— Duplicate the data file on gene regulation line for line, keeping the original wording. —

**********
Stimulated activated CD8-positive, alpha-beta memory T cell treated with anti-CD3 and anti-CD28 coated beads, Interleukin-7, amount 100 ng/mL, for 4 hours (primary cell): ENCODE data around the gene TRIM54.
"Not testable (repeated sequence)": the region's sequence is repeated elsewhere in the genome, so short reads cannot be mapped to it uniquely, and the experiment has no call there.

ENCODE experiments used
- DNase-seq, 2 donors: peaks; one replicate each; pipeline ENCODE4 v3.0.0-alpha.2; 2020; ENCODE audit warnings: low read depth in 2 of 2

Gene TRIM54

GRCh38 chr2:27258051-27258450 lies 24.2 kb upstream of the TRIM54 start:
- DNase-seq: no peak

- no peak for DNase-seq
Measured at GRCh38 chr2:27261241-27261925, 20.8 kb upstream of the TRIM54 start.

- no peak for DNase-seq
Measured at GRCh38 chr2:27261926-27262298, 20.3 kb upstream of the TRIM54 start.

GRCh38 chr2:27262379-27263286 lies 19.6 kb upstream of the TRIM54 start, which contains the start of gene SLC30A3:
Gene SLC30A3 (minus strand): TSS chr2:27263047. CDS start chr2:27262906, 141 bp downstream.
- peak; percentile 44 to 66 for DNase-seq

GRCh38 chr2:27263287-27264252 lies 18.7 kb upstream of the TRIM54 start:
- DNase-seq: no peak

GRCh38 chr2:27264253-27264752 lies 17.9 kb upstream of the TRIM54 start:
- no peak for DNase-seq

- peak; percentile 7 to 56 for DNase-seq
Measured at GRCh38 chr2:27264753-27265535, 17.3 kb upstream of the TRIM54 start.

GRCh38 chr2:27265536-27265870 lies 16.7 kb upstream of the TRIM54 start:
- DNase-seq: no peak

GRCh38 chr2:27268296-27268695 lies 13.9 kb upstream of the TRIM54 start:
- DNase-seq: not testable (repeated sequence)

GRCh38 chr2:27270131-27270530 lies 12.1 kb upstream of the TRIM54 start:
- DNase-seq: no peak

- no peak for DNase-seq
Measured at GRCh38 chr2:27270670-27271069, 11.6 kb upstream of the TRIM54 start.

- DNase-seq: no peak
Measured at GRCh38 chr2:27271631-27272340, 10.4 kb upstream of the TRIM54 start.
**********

Stimulated activated CD8-positive, alpha-beta memory T cell treated with anti-CD3 and anti-CD28 coated beads, Interleukin-7, amount 100 ng/mL, for 4 hours (primary cell): ENCODE data around the gene TRIM54.
"Not testable (repeated sequence)": the region's sequence is repeated elsewhere in the genome, so short reads cannot be mapped to it uniquely, and the experiment has no call there.

ENCODE experiments used
- DNase-seq, 2 donors: peaks; one replicate each; pipeline ENCODE4 v3.0.0-alpha.2; 2020; ENCODE audit warnings: low read depth in 2 of 2

Gene TRIM54

GRCh38 chr2:27258051-27258450 lies 24.2 kb upstream of the TRIM54 start:
- DNase-seq: no peak

- no peak for DNase-seq
Measured at GRCh38 chr2:27261241-27261925, 20.8 kb upstream of the TRIM54 start.

- no peak for DNase-seq
Measured at GRCh38 chr2:27261926-27262298, 20.3 kb upstream of the TRIM54 start.

GRCh38 chr2:27262379-27263286 lies 19.6 kb upstream of the TRIM54 start, which contains the start of gene SLC30A3:
Gene SLC30A3 (minus strand): TSS chr2:27263047. CDS start chr2:27262906, 141 bp downstream.
- peak; percentile 44 to 66 for DNase-seq

GRCh38 chr2:27263287-27264252 lies 18.7 kb upstream of the TRIM54 start:
- DNase-seq: no peak

GRCh38 chr2:27264253-27264752 lies 17.9 kb upstream of the TRIM54 start:
- no peak for DNase-seq

- peak; percentile 7 to 56 for DNase-seq
Measured at GRCh38 chr2:27264753-27265535, 17.3 kb upstream of the TRIM54 start.

GRCh38 chr2:27265536-27265870 lies 16.7 kb upstream of the TRIM54 start:
- DNase-seq: no peak

GRCh38 chr2:27268296-27268695 lies 13.9 kb upstream of the TRIM54 start:
- DNase-seq: not testable (repeated sequence)

GRCh38 chr2:27270131-27270530 lies 12.1 kb upstream of the TRIM54 start:
- DNase-seq: no peak

- no peak for DNase-seq
Measured at GRCh38 chr2:27270670-27271069, 11.6 kb upstream of the TRIM54 start.

- DNase-seq: no peak
Measured at GRCh38 chr2:27271631-27272340, 10.4 kb upstream of the TRIM54 start.